The Watchtower Bible and Tract Society of Jehovah's Witnesses often make the charge that the doctrine of the Trinity should be rejected because it was formulated as a late doctrine in the history of the Church. Does this charge hold any water? This brief article will respond to this specific charge.
Although it is true that the doctrine of the Trinity was not officially formulated as a doctrine until the fourth century, this in no way detracts from the fact that the Church did hold to a Trinitarian pattern of belief prior to that time. For example, there is certainly a clear threefold pattern of Father, Son, and Holy Spirit in the New Testament record (for example, to name just a few of the more well known: Matt. 28:19; 2 Cor. 13:14; 1 Cor. 12:4-6).
As well as the biblical pattern of Trinitarianism, there is also ample evidence that the early Church, immediately after the New Testament period, held to a Trinitarian pattern. For example, Throughout his first letter Clement uses a three fold Trinitarian pattern whereby he speaks of "God's will..., the resurrection of our Lord Jesus Christ..." and "the confidence of the Holy Spirit". (J.B. Lightfoot and J.R. Hermer, The Apostolic Fathers, 2nd. ed., 1 Clement 22 42:2-3). As with Clement, a Trinitarian pattern of writing can be discerned in Ignatius' letters. For example, he declares how "...Our God, Jesus the Christ, was conceived by Mary according to God's plan, both from the seed of David and of the Holy Spirit." (Ephesians, 18:2). When writing to the Magnesians he encourages them to prosper "...in the Son, and Father and Spirit." (Magnesians, 13:2).
It was only in the fourth century when the Church was challenged by Arius of Alexandria who asserted that Christ was not God but rather a creation, that the debate around the Godhead really began. Prior to the challenge of Arius, the Church had never before had to contend with such a concentrated attack, which eventually escalated to mammoth proportions. But the point is that the Church had to have already had a belief in the Deity of Christ before it could be attacked. Christ's Deity was always believed by the Church but was officially declared at the Council of Nicea in 325. The same is true for the related doctrine of the Trinity. It was inevitable that the storm which surrounded the doctrine of the Deity of Christ would eventually lead to discussion about the Holy Spirit as well. Eventually, the Personhood, and Deity of the Holy Spirit was asserted at the Council of Constantinople in 381 in response to a number of Church leaders who disputed this. However, as with the Deity of Christ, there could not have been a dispute about the Deity of the Holy Spirit if there hadn't already been an existing belief which followed this pattern.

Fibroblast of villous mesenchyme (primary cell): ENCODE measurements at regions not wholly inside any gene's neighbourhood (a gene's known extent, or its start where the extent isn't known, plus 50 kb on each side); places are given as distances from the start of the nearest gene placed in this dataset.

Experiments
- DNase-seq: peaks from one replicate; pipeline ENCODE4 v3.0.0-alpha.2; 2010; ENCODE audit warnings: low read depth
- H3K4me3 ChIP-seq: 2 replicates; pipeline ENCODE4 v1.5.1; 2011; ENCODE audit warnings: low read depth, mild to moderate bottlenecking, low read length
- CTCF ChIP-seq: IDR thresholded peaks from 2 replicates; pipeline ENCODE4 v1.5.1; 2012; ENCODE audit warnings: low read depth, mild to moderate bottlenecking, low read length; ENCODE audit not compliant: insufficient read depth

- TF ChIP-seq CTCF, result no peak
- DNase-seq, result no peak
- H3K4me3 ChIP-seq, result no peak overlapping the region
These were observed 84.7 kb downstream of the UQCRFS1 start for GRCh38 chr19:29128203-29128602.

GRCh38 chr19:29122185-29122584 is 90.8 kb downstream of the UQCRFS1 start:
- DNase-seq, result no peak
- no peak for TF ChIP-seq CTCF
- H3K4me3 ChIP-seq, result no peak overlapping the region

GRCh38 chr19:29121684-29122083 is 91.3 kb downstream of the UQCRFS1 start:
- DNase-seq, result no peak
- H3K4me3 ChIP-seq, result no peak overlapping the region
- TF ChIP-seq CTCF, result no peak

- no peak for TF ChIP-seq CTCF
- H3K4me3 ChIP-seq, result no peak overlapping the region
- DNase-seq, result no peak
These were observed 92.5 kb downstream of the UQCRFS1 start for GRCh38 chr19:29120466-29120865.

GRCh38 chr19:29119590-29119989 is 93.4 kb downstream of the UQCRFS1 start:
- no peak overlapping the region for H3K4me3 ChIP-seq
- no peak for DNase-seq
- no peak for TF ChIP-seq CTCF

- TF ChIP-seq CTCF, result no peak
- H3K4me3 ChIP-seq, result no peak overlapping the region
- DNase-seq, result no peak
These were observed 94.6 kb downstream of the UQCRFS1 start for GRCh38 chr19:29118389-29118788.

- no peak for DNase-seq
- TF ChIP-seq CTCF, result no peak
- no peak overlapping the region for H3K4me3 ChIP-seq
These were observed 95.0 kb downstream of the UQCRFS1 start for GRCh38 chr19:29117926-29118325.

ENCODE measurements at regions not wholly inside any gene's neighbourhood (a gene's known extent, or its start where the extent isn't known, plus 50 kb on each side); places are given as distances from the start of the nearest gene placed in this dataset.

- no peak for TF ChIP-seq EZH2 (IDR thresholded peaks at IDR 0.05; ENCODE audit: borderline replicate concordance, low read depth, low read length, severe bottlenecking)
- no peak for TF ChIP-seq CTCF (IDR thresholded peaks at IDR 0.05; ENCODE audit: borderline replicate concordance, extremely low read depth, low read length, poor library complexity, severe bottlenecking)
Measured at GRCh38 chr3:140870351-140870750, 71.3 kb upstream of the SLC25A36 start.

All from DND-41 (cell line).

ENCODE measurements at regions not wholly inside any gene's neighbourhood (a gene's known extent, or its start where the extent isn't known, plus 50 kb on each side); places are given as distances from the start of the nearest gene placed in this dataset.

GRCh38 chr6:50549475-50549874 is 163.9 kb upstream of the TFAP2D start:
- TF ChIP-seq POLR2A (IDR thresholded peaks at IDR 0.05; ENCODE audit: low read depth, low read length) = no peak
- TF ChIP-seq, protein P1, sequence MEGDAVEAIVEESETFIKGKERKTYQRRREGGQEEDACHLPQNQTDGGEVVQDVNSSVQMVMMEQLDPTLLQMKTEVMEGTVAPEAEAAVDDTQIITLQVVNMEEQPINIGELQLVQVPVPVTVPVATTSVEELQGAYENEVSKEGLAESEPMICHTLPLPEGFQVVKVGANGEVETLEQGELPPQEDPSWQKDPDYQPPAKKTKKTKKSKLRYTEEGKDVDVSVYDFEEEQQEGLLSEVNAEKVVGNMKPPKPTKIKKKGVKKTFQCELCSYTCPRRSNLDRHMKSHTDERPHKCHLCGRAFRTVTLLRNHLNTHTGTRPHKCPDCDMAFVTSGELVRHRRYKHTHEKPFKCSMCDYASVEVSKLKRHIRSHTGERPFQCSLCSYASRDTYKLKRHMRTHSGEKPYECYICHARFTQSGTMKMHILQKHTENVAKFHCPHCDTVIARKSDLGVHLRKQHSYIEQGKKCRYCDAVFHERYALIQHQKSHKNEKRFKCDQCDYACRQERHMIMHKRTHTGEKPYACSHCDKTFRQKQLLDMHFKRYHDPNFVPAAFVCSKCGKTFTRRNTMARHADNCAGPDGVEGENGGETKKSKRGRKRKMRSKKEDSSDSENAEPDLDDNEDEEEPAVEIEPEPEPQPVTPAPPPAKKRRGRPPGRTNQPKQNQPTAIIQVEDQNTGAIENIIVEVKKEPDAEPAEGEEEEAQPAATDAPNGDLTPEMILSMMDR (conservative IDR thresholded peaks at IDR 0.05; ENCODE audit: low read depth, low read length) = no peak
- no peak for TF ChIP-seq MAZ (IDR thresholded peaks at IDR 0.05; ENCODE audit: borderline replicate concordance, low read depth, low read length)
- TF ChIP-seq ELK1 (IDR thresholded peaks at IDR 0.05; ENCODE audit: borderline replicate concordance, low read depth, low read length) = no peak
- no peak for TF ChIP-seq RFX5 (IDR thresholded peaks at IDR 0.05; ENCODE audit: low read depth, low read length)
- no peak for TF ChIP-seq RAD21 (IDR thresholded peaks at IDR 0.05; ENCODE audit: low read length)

Something else to consider is that if Jehovah's Witnesses reject a doctrine, or concept, because it was formulated late then they would have to reject the New Testament canon as well as it was also formulated late, in the fourth century! Another point to make is that the same people who defended the Deity of Christ and the Trinity, such as Athanasius, were also responsible for the formulation of the New Testament canon. So the very canon of the New Testament which Jehovah's Witnesses carry with them was actually put together by Trinitarians late in Church history!*
Jehovah's Witnesses might also be reminded that if they are to reject the doctrine of the Trinity on the basis that it was formulated late, then they should also reject some of their own unique teachings. For example, the Watchtower two class system of 144,000 in heaven and the Great Crowd on earth, did not originate as an official formulated doctrine until 1935. Jehovahs Witnesses may object that even though this was the case, the actual doctrine is implicitly taught in the Bible, and point to various texts in the book of Revelation, for example. Even though Christians would dispute the interpretation of the passages which Jehovah's Witnesses would offer to support this view, the point is that the Watchtower has formulated a late doctrine, for which they feel there is biblical support. This is exactly the case with the formulation of the doctrine of the Trinity.
In conclusion it can be said that the Watchtower contention that the Trinity should be rejected because it was formulated in the fourth century, does not stand up under scrutiny. There is a threefold pattern threaded throughout the New Testament and the early Church Fathers, which only had to be specifically highlighted as correct pattern of belief when certain individuals rose up to stand against it.